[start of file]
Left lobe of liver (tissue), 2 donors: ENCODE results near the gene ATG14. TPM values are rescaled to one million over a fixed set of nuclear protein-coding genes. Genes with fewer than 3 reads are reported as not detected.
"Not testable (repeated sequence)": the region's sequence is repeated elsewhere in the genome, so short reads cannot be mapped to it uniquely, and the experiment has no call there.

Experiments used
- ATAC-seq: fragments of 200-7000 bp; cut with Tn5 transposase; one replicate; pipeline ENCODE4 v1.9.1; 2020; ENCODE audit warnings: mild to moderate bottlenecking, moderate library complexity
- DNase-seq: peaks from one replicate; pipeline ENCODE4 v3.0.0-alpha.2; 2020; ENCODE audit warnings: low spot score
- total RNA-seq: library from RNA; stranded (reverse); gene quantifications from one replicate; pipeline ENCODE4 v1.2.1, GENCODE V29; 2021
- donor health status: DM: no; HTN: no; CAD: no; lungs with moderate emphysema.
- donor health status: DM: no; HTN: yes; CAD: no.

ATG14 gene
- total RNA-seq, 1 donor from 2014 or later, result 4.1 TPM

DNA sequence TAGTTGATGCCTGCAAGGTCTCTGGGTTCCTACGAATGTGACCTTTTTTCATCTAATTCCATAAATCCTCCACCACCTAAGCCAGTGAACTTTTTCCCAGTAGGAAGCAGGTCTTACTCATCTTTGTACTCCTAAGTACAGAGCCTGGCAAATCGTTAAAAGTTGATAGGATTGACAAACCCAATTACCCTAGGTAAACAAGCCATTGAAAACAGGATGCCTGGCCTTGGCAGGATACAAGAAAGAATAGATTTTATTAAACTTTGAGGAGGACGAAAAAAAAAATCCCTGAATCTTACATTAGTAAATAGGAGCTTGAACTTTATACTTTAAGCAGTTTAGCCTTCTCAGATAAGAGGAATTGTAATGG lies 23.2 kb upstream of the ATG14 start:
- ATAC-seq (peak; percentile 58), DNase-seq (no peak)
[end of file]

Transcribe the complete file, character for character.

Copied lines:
Left lobe of liver (tissue), 2 donors: ENCODE results near the gene ATG14. TPM values are rescaled to one million over a fixed set of nuclear protein-coding genes. Genes with fewer than 3 reads are reported as not detected.
"Not testable (repeated sequence)": the region's sequence is repeated elsewhere in the genome, so short reads cannot be mapped to it uniquely, and the experiment has no call there.

Experiments used
- ATAC-seq: fragments of 200-7000 bp; cut with Tn5 transposase; one replicate; pipeline ENCODE4 v1.9.1; 2020; ENCODE audit warnings: mild to moderate bottlenecking, moderate library complexity
- DNase-seq: peaks from one replicate; pipeline ENCODE4 v3.0.0-alpha.2; 2020; ENCODE audit warnings: low spot score
- total RNA-seq: library from RNA; stranded (reverse); gene quantifications from one replicate; pipeline ENCODE4 v1.2.1, GENCODE V29; 2021
- donor health status: DM: no; HTN: no; CAD: no; lungs with moderate emphysema.
- donor health status: DM: no; HTN: yes; CAD: no.

ATG14 gene
- total RNA-seq, 1 donor from 2014 or later, result 4.1 TPM

DNA sequence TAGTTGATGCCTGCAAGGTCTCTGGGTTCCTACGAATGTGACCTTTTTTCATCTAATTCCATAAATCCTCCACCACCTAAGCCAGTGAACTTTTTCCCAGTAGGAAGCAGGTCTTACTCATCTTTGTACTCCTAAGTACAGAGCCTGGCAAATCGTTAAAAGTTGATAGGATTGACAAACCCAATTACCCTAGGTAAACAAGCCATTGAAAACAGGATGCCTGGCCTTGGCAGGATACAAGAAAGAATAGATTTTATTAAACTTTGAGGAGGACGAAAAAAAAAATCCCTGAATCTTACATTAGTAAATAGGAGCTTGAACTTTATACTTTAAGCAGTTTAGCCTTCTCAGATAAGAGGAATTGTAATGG lies 23.2 kb upstream of the ATG14 start:
- ATAC-seq (peak; percentile 58), DNase-seq (no peak)